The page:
Moonshine, fast cars and the law provide all the makings of a great story – and it’s the true tale of Wilkes County’s colorful past.
Today, people share in the area’s history as a moonshine capital and witness the origins of local moonshine runner turned NASCAR racing legend Junior Johnson at the riveting outdoor drama, Moonshine & Thunder – The Junior Johnson Story, staged by the Wilkes Playmakers at the Forest’s Edge Amphitheatre in Fort Hamby Park.
Not one, but two shows bring the county’s exciting heritage to life. Tom Dooley – A Wilkes County Legend, the story of the 19th-century trial and hanging of Tom Dula (which is pronounced Dooley), who was convicted for the murder of Laura Foster, is also a summertime fixture onstage.
Karen Reynolds, executive director of the Playmakers, wrote both outdoor dramas, and has been with the nonprofit organization since its start in 1990. Tom Dooley is performed annually from July 5-18, and Moonshine & Thunder has a weeklong run, June 26-July 3. The subject matter for the plays is both interesting and entertaining, she says. “Tom Dooley took about a year to write,” she says.
“I was not as familiar with the racing and the moonshine, so it took a couple of years to write Moonshine & Thunder. One of the reasons was moonshiners aren’t so quick to talk to you until they know you, and there really is a code of silence in the foothills. It took me a long time to get them to talk to me and tell me stories.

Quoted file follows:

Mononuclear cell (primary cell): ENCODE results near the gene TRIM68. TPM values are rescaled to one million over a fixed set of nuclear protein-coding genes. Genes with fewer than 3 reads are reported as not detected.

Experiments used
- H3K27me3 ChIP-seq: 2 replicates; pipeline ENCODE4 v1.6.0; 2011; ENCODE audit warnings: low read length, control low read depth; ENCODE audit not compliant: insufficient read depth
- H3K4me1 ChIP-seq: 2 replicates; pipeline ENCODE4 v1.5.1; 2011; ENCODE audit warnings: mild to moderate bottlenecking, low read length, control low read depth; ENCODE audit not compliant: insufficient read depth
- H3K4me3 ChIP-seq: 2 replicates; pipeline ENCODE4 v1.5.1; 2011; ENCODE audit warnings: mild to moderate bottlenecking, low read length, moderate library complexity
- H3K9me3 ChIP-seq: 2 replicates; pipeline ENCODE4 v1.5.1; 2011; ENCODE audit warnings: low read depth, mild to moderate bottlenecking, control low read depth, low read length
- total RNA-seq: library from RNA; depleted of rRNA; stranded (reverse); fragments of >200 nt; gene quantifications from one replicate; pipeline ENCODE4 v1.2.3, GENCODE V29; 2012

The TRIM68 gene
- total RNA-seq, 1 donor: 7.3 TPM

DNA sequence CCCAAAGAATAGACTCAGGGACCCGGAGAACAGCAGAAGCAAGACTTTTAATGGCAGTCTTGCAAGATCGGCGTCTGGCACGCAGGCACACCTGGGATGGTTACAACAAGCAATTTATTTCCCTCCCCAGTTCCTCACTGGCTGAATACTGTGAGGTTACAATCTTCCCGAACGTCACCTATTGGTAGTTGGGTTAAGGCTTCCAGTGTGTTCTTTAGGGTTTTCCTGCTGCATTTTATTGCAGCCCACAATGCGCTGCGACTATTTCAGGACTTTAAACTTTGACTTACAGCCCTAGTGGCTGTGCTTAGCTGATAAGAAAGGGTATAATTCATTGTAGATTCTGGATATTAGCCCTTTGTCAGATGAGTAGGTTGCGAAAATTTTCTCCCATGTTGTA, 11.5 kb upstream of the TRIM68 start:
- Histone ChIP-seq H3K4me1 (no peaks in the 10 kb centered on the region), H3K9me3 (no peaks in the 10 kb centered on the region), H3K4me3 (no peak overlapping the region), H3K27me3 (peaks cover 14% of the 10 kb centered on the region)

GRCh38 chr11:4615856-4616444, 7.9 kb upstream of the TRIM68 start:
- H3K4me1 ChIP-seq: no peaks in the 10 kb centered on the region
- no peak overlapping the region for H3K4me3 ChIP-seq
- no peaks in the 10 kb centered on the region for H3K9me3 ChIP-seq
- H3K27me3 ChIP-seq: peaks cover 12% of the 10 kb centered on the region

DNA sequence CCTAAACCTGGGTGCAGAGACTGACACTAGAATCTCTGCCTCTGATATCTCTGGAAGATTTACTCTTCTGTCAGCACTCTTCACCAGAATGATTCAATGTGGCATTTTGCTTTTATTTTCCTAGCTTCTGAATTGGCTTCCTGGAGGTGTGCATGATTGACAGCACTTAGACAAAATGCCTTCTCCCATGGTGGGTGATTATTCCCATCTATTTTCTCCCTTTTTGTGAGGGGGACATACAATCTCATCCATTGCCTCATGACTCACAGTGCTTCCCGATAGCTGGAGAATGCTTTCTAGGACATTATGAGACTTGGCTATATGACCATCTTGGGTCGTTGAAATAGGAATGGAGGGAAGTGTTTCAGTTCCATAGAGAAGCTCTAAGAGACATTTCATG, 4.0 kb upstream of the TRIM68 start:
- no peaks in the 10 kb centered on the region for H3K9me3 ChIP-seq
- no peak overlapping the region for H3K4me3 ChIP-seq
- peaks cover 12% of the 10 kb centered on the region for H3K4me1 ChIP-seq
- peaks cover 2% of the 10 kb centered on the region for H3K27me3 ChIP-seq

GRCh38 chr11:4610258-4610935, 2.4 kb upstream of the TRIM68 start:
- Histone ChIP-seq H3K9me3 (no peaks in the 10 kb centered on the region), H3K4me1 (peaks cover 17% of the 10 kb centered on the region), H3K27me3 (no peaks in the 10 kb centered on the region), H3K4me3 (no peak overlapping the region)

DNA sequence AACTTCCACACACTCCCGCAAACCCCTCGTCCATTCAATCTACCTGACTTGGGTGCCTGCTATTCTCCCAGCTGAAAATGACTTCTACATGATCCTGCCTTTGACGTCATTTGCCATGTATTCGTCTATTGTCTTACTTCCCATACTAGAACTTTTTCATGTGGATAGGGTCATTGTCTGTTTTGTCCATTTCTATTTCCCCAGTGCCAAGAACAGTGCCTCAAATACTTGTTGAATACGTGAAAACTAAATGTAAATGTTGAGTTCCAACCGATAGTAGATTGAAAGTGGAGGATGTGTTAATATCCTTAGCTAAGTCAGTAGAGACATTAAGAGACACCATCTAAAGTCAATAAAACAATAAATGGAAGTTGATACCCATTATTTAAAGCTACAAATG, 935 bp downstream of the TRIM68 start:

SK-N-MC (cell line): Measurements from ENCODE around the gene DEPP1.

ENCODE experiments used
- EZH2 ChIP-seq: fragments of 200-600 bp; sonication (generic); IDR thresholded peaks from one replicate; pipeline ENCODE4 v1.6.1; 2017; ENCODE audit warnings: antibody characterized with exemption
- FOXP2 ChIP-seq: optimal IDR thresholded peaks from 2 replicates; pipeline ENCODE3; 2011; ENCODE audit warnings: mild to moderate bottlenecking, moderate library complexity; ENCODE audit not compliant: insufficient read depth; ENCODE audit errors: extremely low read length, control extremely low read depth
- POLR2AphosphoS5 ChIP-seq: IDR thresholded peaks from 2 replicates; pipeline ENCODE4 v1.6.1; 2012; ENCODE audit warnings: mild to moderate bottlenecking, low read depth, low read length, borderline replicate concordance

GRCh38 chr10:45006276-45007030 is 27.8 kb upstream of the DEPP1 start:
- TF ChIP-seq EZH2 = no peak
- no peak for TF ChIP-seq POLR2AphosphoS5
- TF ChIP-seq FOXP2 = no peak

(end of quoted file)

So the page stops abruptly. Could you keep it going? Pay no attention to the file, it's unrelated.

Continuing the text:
“And the one who was most open – I guess he’s most used to it – is Junior Johnson himself,” she says. “When he realized this [play] was really going to happen, he invited me to breakfast. He has breakfast every morning in his garage with all of his friends. They sat around and told me stories, and I got a lot of material from that.”
Johnson won 50 NASCAR races in his driving career, including the Daytona 500 in 1960, and later became a team owner. He honed his driving skills running “white lightning” as a young man and served time in prison after being convicted of moonshining in 1956. President Ronald Reagan later pardoned him.
Johnson has seen the outdoor drama that bears his name, Reynolds says.
“He did come to see the show and absolutely loved it,” she says.
The multimedia show features film clips from NASCAR, live actors onstage, old cars – and a moonshine still is even blown up during the drama.
“Tom Dooley is a very serious outdoor drama; a serious topic,” Reynolds says. “Moonshine & Thunder is just fun. It was just meant to entertain.”
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